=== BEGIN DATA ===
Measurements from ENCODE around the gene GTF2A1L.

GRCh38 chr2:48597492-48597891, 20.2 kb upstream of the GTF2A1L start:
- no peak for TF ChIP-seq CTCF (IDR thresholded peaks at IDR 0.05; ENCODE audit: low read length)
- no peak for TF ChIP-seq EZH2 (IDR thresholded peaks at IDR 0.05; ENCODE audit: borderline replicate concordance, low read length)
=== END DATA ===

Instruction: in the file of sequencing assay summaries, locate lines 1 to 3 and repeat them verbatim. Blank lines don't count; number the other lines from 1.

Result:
Measurements from ENCODE around the gene GTF2A1L.

GRCh38 chr2:48597492-48597891, 20.2 kb upstream of the GTF2A1L start:
- no peak for TF ChIP-seq CTCF (IDR thresholded peaks at IDR 0.05; ENCODE audit: low read length)